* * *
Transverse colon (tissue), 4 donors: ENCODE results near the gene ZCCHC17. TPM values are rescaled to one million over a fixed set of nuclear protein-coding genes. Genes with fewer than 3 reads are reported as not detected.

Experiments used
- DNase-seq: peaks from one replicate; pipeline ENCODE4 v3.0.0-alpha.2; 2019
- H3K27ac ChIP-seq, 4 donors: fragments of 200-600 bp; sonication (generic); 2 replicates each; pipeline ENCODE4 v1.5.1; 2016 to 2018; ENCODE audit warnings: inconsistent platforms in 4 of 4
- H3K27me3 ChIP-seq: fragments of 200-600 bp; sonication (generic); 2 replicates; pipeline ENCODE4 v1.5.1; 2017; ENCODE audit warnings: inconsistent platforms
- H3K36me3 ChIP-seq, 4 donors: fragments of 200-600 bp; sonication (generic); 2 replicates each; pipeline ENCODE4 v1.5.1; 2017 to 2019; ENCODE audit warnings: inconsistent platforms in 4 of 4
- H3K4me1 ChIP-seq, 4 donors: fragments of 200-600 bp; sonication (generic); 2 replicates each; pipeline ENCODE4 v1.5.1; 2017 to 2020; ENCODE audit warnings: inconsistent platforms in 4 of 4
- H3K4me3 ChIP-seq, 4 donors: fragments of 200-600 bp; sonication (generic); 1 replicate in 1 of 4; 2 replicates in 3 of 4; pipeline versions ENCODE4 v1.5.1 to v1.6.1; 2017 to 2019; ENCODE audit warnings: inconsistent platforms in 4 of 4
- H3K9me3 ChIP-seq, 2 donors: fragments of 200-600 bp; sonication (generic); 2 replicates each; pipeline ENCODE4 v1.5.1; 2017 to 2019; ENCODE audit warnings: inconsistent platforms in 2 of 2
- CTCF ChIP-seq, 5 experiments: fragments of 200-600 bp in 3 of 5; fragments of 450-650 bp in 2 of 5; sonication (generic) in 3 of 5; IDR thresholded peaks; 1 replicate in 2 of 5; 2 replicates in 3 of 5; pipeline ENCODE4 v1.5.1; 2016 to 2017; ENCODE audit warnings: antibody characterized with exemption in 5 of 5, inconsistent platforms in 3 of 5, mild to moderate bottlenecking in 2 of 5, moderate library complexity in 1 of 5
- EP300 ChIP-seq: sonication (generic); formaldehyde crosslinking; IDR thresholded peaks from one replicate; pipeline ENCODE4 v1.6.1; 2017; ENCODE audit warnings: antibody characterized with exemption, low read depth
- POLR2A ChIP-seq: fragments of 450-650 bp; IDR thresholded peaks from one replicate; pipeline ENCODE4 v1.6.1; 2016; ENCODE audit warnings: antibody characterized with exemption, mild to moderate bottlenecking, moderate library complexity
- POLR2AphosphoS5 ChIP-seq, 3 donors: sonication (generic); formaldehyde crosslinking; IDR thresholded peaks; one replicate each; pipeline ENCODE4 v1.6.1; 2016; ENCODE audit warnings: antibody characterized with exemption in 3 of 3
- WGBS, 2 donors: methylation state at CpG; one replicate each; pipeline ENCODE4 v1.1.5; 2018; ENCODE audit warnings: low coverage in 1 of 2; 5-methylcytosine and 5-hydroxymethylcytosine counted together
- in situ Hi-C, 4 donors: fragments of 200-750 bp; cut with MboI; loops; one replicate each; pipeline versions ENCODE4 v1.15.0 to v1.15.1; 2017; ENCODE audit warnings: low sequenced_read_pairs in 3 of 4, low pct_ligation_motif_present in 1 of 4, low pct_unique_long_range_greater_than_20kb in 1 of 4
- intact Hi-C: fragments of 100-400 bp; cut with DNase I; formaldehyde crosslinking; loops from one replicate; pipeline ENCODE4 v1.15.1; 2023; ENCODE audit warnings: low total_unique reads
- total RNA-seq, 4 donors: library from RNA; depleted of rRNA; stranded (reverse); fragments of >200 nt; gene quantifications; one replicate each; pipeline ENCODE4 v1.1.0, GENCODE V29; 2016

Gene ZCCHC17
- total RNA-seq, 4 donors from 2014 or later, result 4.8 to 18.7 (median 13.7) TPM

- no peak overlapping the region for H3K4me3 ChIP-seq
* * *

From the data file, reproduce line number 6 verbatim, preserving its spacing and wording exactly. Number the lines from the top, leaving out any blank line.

- H3K36me3 ChIP-seq, 4 donors: fragments of 200-600 bp; sonication (generic); 2 replicates each; pipeline ENCODE4 v1.5.1; 2017 to 2019; ENCODE audit warnings: inconsistent platforms in 4 of 4